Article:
POINT TO PONDER
"A professional is someone who can do his best work even when he doesn't feel like it."
- Alistair Cooke
STORY LINE by Rajiv Shah
Tim Lincecum threw his first no-hitter this past Saturday on July 13th. A no-hitter in baseball is special and is a rare feat - only 281 no-hitters in the history of the sport have been recorded since 1875. 162 games are played every season by a total of 30 teams in major league baseball. When looking at those numbers it's clear how rare a no-hitter is to the sport.
For Tim Lincecum, it's been a long road. He was once the premier starting pitcher in the game having won two Cy-Young Awards (the highest honor a pitcher can receive in baseball), and two World Series championships in 2010 and last year in 2012.
Last year in the play-offs and in the World Series, Tim was not performing up to his usual Cy-Young caliber pedigree. When he asked to be moved to a relief pitcher (which is a downgrade in status in Major League Baseball), he did so without question. The media had a field day with him, constantly asking what it was like for a premier pitcher to be demoted to relief pitching duties. Tim responded that if that's what the coach wanted and it was the best for the team, he would do whatever was needed to the best of his abilities. And out in a relief capacity Tim was stellar, helping the Giants win another championship last year. It's the same attitude that has allowed him to weather the tough times which ultimately have led to his success recently with his no-hitter.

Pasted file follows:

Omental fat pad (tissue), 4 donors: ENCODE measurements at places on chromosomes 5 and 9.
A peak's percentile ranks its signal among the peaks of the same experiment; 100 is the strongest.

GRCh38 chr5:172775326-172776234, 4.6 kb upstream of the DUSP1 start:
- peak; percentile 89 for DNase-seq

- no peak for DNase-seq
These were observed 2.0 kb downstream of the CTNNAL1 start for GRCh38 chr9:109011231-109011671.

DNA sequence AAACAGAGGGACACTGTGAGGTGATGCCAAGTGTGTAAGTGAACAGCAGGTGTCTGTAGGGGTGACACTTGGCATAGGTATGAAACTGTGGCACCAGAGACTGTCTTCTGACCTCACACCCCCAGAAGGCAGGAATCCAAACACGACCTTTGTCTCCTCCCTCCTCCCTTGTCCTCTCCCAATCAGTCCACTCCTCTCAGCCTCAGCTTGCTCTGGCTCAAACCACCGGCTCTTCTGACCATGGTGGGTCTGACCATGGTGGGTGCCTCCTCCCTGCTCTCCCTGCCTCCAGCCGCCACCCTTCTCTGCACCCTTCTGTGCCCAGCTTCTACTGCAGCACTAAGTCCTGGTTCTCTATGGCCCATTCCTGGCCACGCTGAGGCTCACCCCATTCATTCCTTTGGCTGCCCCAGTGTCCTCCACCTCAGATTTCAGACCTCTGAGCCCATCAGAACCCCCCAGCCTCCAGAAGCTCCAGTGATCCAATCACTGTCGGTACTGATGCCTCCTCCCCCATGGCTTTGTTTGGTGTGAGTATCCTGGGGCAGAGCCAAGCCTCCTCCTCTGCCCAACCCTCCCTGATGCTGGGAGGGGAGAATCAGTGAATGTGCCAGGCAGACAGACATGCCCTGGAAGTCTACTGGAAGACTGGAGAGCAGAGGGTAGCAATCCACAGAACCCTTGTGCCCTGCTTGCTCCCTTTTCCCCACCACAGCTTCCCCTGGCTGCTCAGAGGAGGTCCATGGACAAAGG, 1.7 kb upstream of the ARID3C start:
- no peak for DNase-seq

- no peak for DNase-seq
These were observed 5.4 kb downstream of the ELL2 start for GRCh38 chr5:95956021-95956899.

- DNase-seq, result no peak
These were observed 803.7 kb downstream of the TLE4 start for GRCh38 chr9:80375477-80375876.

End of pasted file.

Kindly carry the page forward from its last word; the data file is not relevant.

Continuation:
"Professional" is a term that started being used in relation to Tim Lincecum as he has exemplified what a true professional is supposed to be: selfless performance for the greater good of the team no matter how tough it was to his ego to be demoted.
Tim Lincecum could have easily taken to the media and criticized and complained about his demotion. He could have rested on his laurels, his past accolades and lamented that a pitcher of his status should have never been put in a relief role to begin with, but he didn't. He did what he has always done even if that was in a position he wasn't entirely happy - he went out onto the field and threw the ball as well as he could no matter what the situation. That is what makes a true "professional."